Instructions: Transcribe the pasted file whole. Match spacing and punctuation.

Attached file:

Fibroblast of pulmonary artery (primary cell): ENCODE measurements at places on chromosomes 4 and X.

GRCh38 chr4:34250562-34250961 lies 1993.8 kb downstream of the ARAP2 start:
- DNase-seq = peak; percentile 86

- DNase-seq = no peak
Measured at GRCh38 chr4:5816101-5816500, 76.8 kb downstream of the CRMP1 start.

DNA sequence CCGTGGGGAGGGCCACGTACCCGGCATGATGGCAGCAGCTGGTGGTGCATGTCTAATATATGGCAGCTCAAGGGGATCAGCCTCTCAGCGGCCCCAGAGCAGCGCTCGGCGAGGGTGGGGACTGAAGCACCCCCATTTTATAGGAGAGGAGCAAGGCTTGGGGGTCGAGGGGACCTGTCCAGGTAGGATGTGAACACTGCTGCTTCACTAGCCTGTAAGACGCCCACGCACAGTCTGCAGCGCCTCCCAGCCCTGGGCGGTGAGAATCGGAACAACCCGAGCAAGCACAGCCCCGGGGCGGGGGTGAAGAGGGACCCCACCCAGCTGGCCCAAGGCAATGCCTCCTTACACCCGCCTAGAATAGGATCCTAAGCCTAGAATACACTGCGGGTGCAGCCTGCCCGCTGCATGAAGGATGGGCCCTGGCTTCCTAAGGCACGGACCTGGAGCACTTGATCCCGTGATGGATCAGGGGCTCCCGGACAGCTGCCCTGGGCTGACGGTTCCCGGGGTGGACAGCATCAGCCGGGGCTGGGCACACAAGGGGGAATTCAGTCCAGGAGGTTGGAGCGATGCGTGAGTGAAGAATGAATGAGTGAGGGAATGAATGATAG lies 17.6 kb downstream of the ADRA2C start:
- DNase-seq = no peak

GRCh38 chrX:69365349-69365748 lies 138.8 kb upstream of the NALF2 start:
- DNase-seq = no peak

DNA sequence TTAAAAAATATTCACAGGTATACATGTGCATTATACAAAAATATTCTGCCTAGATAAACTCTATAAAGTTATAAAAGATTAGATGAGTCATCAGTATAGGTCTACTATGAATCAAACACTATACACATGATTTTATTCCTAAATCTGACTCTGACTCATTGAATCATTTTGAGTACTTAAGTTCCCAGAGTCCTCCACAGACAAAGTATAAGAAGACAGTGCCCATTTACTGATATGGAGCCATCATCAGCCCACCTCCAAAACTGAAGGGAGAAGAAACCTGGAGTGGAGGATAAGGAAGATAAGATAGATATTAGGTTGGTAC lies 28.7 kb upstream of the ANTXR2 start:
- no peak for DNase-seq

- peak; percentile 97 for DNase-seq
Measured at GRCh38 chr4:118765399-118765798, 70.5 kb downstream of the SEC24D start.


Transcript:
Fibroblast of pulmonary artery (primary cell): ENCODE measurements at places on chromosomes 4 and X.

GRCh38 chr4:34250562-34250961 lies 1993.8 kb downstream of the ARAP2 start:
- DNase-seq = peak; percentile 86

- DNase-seq = no peak
Measured at GRCh38 chr4:5816101-5816500, 76.8 kb downstream of the CRMP1 start.

DNA sequence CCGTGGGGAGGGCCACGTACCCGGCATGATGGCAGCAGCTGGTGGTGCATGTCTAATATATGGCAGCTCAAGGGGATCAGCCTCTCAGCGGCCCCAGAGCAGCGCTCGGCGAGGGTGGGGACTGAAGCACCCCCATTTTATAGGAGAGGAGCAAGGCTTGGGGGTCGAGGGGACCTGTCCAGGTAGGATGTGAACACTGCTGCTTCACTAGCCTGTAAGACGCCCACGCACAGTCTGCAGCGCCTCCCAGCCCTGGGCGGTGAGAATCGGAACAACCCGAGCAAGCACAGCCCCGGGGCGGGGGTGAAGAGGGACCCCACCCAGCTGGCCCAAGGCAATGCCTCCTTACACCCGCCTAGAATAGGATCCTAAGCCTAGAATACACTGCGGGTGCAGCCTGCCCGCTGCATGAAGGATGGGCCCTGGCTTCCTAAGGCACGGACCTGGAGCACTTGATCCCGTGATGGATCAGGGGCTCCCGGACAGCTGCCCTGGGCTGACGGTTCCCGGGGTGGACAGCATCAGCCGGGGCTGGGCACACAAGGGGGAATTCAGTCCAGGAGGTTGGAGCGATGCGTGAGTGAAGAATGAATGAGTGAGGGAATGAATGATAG lies 17.6 kb downstream of the ADRA2C start:
- DNase-seq = no peak

GRCh38 chrX:69365349-69365748 lies 138.8 kb upstream of the NALF2 start:
- DNase-seq = no peak

DNA sequence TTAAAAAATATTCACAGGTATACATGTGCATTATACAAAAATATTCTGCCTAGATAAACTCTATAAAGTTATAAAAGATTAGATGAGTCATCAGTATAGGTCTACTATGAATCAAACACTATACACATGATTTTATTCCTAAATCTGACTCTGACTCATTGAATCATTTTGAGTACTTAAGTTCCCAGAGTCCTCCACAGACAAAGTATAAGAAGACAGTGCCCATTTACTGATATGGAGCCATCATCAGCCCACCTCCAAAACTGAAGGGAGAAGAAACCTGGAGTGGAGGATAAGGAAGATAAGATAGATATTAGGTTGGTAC lies 28.7 kb upstream of the ANTXR2 start:
- no peak for DNase-seq

- peak; percentile 97 for DNase-seq
Measured at GRCh38 chr4:118765399-118765798, 70.5 kb downstream of the SEC24D start.